It may not be likely that the market bottomed on quad-witch expiration, but it’s a possibility. As we have said all month long, September is a notoriously difficult month for trading. While August features way-too-low volumes, September comes with a heavy dose of volatility.
On the chart below, note how the ES traded during the last two quadruple expiration Fridays. They both timed up with tests of the 50-day moving average and they both came near the low in that correction.
Granted, we’ve rallied quite a ways since then and are still without a 5% correction. But it can’t be ruled out that perhaps we’ve seen enough selling. Down in 9 of the past 11 sessions, the ES will be due for a bounce sooner or later.
That said, we have been harping on the levels lately, pointing out that support has been near 4430 and resistance has been near 4480. On the downside, we also had the reliable 50-day moving average to lean on. Well, those support mark failed on Friday, with the ES bottoming at 4406.50. That said, it did close up at 4421.75.
Still, below these prior support levels now and the S&P futures aren’t looking all that great.
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Baxter is our new AI trading helper. This data is early, new, and not very well tested but we want to share some of our findings. We are concentrating on the SP500 which should benefit ES futures and SPY traders.
What do the percentages mean? Baxter is a classification model trained to identify a coarse shape of price action. When the high or low is likely to occur. He can guess for four time frames correctly more than 66% of the time. The way classification programs work is a weighted value for each time frame is generated from our input data. When Baxter is sure he will produce a clear signal > 80%. If he cannot determine from the current input and past inputs, those weights get spread around. The guess is always the largest value no matter how close, but knowing that there is confusion might have some trading value.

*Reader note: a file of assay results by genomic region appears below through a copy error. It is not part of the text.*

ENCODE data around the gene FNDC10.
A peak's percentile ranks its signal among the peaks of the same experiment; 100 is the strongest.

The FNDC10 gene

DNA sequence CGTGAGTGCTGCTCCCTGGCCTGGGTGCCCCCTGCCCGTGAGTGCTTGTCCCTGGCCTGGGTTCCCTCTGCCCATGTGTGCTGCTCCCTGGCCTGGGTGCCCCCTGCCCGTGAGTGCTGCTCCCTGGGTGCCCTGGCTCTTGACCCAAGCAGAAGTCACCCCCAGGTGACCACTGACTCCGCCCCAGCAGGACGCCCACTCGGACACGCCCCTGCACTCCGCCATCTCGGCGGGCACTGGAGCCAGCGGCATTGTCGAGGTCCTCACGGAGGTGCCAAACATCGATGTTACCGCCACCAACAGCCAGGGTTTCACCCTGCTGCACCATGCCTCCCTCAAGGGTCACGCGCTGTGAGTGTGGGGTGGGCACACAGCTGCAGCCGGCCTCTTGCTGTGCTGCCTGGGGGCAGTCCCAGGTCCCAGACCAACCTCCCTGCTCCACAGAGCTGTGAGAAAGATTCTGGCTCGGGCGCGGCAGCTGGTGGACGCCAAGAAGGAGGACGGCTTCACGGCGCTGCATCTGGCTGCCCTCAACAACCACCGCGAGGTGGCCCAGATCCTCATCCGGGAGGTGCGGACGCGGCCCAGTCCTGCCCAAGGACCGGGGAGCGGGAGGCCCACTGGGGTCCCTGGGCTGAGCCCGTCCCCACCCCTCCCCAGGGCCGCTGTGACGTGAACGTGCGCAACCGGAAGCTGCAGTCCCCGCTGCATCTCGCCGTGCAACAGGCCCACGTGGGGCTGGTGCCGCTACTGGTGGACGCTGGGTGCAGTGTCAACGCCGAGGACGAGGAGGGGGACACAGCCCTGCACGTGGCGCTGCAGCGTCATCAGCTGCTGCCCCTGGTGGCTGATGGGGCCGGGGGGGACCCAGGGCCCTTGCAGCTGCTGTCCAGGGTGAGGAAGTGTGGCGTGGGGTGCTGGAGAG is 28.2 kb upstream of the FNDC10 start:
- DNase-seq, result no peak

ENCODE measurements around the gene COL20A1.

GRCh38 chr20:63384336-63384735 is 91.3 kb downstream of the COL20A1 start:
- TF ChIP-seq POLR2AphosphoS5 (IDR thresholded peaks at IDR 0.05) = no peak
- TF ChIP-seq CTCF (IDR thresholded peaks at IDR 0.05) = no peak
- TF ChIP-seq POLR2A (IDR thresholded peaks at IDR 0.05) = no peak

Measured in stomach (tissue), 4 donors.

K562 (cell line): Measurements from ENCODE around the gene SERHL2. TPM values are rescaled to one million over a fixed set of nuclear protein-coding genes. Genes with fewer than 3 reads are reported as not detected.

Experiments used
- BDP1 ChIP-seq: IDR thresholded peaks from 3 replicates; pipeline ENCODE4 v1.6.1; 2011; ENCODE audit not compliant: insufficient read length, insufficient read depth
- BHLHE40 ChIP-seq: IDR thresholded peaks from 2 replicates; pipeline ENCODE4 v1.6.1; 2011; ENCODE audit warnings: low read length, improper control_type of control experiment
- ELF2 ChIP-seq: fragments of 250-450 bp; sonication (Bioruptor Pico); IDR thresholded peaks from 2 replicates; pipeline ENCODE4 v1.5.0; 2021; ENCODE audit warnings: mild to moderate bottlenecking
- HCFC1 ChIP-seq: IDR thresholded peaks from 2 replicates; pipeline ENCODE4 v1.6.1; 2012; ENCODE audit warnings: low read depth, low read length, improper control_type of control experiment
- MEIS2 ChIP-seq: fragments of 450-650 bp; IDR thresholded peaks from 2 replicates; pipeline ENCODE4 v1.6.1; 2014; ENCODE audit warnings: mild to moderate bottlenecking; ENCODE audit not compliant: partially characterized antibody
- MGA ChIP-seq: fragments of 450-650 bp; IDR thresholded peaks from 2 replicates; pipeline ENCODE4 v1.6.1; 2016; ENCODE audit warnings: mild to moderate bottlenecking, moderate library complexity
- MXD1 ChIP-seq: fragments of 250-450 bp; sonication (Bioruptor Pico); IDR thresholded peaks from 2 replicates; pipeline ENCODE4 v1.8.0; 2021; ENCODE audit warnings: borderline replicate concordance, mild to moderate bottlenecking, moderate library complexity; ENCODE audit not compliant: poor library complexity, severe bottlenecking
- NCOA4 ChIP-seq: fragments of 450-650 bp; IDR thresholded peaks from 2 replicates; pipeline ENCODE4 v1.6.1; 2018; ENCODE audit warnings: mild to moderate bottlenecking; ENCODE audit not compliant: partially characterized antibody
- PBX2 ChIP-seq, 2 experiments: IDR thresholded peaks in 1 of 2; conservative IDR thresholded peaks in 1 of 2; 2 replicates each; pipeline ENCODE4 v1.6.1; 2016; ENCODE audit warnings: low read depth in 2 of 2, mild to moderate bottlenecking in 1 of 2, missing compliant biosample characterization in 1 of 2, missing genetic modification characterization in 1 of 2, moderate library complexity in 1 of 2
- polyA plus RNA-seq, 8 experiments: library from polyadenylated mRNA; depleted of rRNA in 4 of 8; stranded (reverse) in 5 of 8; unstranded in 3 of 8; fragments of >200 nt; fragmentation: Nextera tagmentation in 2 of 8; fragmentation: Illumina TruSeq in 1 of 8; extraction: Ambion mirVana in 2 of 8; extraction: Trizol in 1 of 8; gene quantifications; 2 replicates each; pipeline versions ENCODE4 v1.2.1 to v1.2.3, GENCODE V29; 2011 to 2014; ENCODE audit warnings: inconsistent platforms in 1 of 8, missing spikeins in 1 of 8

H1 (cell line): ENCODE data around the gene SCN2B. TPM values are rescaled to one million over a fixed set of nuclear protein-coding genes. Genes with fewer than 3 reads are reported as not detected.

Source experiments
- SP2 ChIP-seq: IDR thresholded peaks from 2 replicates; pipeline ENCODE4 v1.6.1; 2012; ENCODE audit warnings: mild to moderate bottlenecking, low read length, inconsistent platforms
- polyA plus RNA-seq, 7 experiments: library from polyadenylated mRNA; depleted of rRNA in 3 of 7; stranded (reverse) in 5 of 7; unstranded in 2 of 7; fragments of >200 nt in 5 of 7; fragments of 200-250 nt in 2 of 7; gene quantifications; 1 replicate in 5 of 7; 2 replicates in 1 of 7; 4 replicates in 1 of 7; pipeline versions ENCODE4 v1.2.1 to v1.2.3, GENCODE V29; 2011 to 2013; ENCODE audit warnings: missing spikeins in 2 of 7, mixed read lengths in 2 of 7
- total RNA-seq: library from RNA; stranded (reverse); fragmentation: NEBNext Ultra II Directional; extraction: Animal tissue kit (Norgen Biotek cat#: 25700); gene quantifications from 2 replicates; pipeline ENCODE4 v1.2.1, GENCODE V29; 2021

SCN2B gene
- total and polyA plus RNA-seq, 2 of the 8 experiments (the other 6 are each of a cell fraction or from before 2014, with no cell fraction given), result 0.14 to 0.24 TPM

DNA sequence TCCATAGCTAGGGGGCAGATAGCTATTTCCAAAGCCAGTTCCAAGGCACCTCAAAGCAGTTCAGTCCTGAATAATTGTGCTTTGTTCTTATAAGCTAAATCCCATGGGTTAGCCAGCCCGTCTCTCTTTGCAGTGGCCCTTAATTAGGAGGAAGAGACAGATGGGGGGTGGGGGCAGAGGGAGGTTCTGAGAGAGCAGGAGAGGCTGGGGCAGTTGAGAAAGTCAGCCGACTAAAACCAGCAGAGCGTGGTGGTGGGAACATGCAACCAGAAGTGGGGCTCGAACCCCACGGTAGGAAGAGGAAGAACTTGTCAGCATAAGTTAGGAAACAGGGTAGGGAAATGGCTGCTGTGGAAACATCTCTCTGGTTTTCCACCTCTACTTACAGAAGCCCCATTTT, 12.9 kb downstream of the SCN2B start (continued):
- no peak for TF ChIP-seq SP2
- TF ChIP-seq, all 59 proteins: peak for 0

Chart of the Day
Nasdaq 100 without tech stocks just isn’t the same index
The Nasdaq 100 Index just wouldn’t be the same without its technology companies. About 40% of the U.S. equity benchmark’s components fit into the category as defined by FTSE Russell and Dow Jones, according to data compiled by Bloomberg. A gauge of all the others, the Nasdaq 100 Ex-Tech Sector Index, fell to record lows the past three days relative to an equally weighted version of the Nasdaq 100. “Technology stocks have been the primary driver of the Nasdaq 100,” Andrew Thrasher, founder of Thrasher Analytics, wrote in a Twitter post Thursday with a similar chart.
If the ES breaks Friday’s low and can’t reclaim it, bulls are going to have trouble drawing on a positive catalyst. Higher taxes, worries about the Delta variant, taper talk, etc. have all created reasons not to buy. Even though it hasn’t resulted in anything besides a “buyers strike,” the bulls won’t do themselves any favors if the ES loses 4400 and can’t reclaim this mark.
The S&P can fall for days or weeks, but it only takes one session to bring it back. Is that day coming? Maybe, but we don’t need to stick our necks out to find out.
Our Lean: Watch 4406 on the downside. If it holds, the ES can possibly trade back up to the 50-day moving average near 4435. If 4406 fails and the ES loses 4400, we could be looking at a dip down to the 21-week moving average, currently near 4340.
Danny Riley is a 39-year veteran of the CME trading floor. He ran one of the largest S&P desks on the floor of the CME Group since 1985.
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